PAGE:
Uruguay

Source: Ministry of Public Health
Short description: The testing figures are labelled as tests performed (‘tests realizados’) in the source, but we are currnetly unsure of the right interpretation of the units.

Latest estimate: 1.61 per thousand people; 5,614 in total (as of 06 April 2020).

Detailed description:

The Ministry of Public Health in Uruguay publishes a dashboard providing daily figures of tests performed (‘tests realizados’). However the context in which the figures are published suggests that these numbers may actually refer to the number of individuals tested. A breakdown into positive and negative results are given, along with a positive test rate. The number of ‘positive tests’ is equal to the number of confirmed cases.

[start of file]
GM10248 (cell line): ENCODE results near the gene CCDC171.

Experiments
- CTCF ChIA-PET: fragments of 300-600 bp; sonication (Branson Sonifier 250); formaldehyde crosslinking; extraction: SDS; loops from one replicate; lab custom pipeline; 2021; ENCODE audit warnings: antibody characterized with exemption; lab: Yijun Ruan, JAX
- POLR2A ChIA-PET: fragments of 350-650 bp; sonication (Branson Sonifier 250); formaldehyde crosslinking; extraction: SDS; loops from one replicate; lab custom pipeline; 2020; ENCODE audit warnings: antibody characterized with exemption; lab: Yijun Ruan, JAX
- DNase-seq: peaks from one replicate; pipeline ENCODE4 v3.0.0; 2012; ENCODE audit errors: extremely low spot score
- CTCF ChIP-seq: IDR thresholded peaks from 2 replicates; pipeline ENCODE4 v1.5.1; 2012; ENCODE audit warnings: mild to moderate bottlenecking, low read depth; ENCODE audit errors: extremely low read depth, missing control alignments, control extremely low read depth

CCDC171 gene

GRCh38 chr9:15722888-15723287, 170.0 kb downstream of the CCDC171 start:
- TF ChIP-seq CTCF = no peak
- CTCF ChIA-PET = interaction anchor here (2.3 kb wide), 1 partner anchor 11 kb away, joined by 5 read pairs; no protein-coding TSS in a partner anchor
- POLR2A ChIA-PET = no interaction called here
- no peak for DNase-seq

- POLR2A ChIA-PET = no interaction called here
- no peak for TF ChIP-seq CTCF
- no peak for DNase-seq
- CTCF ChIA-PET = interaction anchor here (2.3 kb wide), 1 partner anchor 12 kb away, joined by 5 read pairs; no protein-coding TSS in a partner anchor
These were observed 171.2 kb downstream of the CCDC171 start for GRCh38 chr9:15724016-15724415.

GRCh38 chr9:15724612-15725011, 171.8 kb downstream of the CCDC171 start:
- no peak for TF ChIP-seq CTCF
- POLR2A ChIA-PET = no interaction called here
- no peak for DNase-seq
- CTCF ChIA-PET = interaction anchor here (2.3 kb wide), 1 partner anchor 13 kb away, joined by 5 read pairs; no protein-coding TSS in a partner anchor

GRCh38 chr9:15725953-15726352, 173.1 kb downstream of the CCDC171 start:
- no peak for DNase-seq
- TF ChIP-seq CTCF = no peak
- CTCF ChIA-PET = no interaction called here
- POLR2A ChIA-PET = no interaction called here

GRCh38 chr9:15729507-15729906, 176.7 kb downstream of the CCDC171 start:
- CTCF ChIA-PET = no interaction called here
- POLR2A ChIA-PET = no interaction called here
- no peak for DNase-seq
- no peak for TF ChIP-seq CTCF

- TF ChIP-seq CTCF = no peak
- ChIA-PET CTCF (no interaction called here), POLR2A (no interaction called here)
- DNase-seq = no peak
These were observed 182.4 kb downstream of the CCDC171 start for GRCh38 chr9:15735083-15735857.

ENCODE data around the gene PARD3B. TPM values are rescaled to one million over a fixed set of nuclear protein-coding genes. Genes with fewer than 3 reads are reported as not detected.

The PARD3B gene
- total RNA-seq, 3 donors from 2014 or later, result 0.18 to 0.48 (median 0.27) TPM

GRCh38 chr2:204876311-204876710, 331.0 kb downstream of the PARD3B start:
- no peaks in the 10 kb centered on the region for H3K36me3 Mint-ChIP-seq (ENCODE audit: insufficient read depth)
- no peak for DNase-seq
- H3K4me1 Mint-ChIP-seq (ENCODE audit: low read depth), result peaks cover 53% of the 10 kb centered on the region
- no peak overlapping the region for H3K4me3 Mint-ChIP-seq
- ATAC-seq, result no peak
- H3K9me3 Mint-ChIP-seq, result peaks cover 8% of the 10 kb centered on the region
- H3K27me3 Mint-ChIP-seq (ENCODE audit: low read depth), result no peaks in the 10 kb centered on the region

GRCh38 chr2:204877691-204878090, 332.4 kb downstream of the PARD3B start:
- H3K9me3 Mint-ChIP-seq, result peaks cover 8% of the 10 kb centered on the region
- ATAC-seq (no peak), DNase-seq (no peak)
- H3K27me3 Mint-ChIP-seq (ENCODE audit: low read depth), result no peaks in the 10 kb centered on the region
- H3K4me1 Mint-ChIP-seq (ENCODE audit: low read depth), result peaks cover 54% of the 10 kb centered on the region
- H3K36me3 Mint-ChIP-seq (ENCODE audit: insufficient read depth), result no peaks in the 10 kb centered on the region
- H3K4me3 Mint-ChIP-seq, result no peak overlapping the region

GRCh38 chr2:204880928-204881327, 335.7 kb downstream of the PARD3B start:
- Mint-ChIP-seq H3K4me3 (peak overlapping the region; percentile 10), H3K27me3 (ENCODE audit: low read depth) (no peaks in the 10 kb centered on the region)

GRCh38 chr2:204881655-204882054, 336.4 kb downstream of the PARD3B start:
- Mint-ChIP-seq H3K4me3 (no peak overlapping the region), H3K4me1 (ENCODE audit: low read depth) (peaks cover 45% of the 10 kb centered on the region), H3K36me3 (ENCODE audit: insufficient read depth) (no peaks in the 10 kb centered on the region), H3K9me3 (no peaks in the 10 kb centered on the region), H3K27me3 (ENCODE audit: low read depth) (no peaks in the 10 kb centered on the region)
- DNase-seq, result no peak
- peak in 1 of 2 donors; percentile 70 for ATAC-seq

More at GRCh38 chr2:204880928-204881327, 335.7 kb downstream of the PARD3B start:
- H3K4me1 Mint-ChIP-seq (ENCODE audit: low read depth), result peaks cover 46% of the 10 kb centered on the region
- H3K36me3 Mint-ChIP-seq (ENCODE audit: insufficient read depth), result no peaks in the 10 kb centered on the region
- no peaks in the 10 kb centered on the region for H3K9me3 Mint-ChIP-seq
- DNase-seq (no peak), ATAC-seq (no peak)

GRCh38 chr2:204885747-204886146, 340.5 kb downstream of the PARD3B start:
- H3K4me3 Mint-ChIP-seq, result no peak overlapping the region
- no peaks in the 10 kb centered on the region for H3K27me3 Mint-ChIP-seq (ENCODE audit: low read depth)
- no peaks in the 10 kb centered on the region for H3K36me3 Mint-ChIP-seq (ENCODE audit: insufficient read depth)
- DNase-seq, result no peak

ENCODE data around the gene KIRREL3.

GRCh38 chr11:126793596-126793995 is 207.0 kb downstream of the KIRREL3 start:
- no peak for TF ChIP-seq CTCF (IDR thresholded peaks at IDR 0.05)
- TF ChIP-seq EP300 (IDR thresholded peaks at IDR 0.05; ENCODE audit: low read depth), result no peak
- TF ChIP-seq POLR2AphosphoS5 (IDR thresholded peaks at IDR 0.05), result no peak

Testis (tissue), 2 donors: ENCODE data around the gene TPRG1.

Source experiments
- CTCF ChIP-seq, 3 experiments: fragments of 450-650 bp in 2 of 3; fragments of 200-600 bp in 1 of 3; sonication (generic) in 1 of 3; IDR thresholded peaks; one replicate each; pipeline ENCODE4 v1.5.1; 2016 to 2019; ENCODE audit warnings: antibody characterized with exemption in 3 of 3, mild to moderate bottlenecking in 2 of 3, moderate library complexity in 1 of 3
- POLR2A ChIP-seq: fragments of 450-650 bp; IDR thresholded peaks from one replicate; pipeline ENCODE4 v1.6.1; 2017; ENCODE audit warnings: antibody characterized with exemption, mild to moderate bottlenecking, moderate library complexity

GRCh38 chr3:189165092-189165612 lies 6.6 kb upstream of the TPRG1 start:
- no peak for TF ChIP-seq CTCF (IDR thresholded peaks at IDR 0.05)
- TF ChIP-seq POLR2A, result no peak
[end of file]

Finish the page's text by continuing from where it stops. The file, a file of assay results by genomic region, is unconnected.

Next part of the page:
Such a breakdown seems counter-intuitive if the figures relate to the number of tests performed rather than the number of individuals tested. In the former case, it would mean that the tests from people who had two two tests – e.g. both positive – would be added to tests of people who had five tests – e.g. three negative and two positive.

As well as a cumulative figure for negative and positive tests, the source provides a time series from the 22nd March onwards. However these two sets of numbers appear somewhat inconsistent. The reasons for this inconsistency are not known. The inconsistency is reflected in the data we provide: the cumulative figures we show are as published on the dashboard and recoverable through web archives; the daily figures are as given in time series provided in the most recent update.